Aryeh Cohen

The Oxford Encyclopedia of the Bible and Law

Reference type:
Subject Reference
Current Version:
2015
Subject:
Religion, Law
Length:
5,353 words

...like this , then you shall sanctify the month ( Mekhilta , Pisha 1; b. Roš Haš. 20a). The continuation of Exodus 12 , from verse 3 on, is a commandment to get, isolate, keep, slaughter, brush the blood on the doorposts, roast, and eat the Paschal sacrifice on unleavened bread and bitter herbs. However, this commandment is only for the Israelites in Egypt as they are waiting for redemption ( vv. 11–12 ). It is only in the interjected P (Priestly) verses 14–20 that the ritual is then commanded “throughout your generations … as a perpetual...

Debts, Loans, and Surety

Debts, Loans, and Surety   Reference library

Robin J. DeWitt Knauth

The Oxford Encyclopedia of the Bible and Law

Reference type:
Subject Reference
Current Version:
2015
Subject:
Religion, Law
Length:
7,801 words

...with repayment expected at harvest, often “on the threshing floor” (as specified in Laws of Eshnunna [LE] §19) along with an extra one-third portion for interest (33.3 percent; as compared to one-fifth or 20 percent for silver) according to Hammurapi’s standard rate, though in some periods interest could reach as high as 50 percent (see the Laws of X §§m–n; LE §§18a–21; and Laws of Hammurapi [LH] §§88–90/gap t–z; among others, in Roth, 1997 ; plus the Early Bronze Age ana ittišu school text from Nippur). In the case of severe drought and crop failure,...

Methods in Studying Ancient Law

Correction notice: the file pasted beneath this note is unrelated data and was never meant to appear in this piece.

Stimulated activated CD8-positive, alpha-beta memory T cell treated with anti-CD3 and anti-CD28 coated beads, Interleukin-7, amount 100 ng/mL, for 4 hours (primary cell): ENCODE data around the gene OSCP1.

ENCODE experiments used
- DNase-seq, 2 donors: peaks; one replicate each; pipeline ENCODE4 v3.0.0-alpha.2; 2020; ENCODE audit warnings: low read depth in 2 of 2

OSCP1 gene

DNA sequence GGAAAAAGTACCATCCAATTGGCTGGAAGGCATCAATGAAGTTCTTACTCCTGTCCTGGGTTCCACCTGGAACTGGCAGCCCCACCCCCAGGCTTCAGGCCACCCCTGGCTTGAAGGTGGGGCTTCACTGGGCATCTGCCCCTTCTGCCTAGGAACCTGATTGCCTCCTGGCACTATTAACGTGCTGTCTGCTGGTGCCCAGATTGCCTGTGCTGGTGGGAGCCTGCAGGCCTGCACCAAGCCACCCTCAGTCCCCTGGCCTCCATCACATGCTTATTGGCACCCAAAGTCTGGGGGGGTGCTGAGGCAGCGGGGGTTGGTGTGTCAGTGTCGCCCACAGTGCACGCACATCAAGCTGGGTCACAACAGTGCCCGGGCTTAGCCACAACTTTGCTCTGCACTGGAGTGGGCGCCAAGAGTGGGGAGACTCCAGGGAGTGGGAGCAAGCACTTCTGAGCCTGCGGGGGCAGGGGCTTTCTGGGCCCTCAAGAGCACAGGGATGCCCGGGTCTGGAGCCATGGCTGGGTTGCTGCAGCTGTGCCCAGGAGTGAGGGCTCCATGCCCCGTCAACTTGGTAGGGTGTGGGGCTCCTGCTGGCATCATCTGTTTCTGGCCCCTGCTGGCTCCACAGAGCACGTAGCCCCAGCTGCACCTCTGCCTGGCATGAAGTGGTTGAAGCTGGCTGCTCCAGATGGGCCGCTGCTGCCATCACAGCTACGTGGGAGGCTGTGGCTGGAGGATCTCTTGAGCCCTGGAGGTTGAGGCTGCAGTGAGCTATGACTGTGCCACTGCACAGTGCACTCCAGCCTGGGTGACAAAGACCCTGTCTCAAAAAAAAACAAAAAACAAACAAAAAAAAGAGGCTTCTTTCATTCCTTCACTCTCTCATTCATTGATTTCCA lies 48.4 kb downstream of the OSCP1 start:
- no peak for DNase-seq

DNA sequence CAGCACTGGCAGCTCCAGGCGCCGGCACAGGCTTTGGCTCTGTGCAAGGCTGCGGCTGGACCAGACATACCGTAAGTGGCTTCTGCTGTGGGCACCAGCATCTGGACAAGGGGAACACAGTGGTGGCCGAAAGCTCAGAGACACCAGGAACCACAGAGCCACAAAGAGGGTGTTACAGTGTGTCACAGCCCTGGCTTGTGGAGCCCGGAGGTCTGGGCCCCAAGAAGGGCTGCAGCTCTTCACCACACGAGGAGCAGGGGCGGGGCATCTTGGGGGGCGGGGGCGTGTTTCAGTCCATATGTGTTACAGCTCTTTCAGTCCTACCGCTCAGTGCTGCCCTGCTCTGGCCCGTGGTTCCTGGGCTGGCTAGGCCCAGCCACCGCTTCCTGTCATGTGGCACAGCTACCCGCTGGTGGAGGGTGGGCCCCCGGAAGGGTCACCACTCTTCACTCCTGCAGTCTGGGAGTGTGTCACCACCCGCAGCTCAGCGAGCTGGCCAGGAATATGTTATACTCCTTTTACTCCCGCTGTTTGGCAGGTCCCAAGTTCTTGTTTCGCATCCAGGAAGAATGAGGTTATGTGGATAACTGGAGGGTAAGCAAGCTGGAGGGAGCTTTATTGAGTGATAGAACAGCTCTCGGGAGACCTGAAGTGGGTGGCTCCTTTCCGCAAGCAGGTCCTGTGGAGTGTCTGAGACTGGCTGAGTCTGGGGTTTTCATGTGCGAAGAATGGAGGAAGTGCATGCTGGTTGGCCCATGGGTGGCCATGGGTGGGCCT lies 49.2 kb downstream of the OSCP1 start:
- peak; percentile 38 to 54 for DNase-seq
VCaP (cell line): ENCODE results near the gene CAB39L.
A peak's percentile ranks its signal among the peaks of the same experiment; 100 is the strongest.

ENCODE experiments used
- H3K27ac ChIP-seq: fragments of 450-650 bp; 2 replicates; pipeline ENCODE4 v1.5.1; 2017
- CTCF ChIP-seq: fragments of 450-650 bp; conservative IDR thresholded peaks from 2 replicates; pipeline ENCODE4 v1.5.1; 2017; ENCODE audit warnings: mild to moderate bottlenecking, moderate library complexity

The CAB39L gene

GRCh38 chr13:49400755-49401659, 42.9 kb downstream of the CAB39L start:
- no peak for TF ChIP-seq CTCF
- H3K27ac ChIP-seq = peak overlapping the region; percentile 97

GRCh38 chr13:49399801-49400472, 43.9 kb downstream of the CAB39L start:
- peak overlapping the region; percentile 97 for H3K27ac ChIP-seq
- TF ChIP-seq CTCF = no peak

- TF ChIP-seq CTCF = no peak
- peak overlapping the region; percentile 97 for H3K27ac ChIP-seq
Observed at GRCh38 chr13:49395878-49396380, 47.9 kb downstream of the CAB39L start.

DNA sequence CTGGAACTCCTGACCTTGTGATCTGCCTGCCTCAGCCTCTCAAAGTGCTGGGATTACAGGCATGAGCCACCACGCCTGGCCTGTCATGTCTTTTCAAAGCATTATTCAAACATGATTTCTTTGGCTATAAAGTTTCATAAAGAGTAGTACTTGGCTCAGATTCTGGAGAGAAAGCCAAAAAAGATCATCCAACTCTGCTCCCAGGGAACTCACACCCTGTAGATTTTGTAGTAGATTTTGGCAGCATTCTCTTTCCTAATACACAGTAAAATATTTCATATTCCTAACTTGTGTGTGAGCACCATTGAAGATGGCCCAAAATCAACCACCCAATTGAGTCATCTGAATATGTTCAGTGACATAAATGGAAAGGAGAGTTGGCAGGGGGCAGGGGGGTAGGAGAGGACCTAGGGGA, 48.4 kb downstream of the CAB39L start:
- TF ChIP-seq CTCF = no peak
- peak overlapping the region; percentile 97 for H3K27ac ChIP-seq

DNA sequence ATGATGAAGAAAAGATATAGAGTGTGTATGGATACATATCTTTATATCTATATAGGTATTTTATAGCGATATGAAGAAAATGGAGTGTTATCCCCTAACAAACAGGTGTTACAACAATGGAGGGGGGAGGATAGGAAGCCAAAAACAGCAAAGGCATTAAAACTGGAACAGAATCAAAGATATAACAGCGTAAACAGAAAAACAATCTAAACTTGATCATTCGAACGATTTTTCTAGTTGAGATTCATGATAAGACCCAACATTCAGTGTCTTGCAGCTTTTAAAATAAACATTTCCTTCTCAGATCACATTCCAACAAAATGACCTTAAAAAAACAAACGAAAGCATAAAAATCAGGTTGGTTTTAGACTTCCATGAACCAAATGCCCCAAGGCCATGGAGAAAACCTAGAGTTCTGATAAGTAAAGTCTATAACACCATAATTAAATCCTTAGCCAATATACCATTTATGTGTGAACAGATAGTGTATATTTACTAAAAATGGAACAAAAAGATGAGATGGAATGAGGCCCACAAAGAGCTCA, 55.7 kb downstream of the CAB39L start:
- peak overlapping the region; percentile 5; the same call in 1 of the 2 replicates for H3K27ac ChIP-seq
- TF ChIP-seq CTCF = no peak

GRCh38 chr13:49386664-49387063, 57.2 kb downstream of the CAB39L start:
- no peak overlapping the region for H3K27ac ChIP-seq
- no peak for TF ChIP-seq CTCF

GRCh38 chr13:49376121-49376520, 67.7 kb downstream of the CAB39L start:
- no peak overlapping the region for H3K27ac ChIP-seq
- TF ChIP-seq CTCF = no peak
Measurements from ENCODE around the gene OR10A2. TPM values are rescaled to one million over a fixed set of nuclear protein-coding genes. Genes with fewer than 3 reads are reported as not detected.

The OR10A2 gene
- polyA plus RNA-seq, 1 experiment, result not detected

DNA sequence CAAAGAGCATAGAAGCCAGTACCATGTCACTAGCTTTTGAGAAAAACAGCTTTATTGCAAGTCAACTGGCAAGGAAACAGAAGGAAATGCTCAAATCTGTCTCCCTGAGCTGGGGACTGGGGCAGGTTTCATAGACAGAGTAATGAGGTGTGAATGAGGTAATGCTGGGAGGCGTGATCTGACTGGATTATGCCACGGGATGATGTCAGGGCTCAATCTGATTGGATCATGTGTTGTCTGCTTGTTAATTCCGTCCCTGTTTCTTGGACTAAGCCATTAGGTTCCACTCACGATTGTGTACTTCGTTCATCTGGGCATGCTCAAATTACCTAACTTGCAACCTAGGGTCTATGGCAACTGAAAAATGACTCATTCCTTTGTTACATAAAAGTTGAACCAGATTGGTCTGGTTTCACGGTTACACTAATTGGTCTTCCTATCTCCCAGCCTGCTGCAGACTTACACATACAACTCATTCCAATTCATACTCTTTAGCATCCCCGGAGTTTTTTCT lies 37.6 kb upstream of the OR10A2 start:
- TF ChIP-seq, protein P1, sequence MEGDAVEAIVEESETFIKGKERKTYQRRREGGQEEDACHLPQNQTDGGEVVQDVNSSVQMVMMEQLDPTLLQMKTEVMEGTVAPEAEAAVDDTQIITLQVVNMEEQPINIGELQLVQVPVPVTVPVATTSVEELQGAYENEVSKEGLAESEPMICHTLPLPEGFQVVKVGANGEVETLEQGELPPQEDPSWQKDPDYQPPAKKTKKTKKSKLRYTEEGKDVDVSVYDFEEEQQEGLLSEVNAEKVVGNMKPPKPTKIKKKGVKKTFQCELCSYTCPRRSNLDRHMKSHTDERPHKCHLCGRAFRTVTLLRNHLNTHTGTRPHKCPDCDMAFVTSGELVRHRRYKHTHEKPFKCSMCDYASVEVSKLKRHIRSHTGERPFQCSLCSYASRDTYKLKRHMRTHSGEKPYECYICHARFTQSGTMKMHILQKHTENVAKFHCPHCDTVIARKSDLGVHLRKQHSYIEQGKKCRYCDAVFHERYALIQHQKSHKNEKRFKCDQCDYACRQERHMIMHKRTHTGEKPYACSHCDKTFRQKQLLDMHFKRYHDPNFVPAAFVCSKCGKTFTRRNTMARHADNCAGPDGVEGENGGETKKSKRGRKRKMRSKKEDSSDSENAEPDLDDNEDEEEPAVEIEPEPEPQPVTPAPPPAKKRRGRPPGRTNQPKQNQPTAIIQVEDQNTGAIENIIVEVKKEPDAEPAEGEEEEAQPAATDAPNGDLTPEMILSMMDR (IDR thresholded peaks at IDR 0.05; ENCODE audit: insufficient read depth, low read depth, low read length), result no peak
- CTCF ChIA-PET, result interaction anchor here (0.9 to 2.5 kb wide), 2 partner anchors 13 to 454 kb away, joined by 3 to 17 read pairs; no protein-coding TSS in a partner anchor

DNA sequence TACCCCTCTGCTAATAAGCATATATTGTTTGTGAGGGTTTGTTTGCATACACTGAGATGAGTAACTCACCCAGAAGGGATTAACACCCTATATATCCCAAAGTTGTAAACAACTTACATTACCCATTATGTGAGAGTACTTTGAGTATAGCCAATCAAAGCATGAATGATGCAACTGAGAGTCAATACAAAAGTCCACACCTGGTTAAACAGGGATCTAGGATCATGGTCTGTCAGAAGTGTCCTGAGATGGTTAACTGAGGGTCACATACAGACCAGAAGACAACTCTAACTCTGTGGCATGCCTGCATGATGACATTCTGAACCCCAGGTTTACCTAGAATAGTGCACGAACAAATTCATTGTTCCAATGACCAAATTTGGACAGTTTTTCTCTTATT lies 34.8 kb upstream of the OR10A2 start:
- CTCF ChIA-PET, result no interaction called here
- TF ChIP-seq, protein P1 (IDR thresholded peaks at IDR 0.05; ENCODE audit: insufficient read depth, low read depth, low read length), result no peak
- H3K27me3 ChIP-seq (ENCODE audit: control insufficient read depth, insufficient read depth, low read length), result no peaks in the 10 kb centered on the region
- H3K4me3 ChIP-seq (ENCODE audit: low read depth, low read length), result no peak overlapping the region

Methods in Studying Ancient Law   Reference library

David P. Wright and Clare K. Rothschild

The Oxford Encyclopedia of the Bible and Law

Reference type:
Subject Reference
Current Version:
2015
Subject:
Religion, Law
Length:
10,419 words

...way or another on sources. Besides using and building on the Covenant Code (in Deut 12 , 15–19 , and scattered across 20–25 ), Deuteronomy used a proto-Priestly dietary law source ( Deut 14:3–20 ; v. 21 is built from two separate dietary laws from the Covenant Code, Exod 22:30 ; 23:19b ), Assyrian treaty ( Deut 13 , 17 , 28 ; treaty presumably influenced the structure of Deuteronomy as a whole), Assyrian war customs ( Deut 20 ), and presumably a casuistic source on family, women, and sexual behavior interspersed in Deuteronomy 21–25 that was...

Suicide

Suicide   Reference library

Justin R. Howell

The Oxford Encyclopedia of the Bible and Law

Reference type:
Subject Reference
Current Version:
2015
Subject:
Religion, Law
Length:
6,994 words

... 1.13.14; 1.39.53). He furthermore claims that suicide violates the Sixth Commandment of the Decalogue, “You shall not kill” ( Exod 20:13 ). Although he acknowledges that this commandment occurs within the context of certain acts one must avoid committing against a neighbor, he reasons that the absence of the phrase “your neighbor” in this particular prohibition implies the unlawfulness of killing oneself as well ( Civ. 1.20.1–6; cf. Ep. 204). In subsequent centuries multiple ecclesiastical councils denied certain rites to persons who had killed themselves...

Historical Records

Historical Records   Reference library

Job Y. Jindo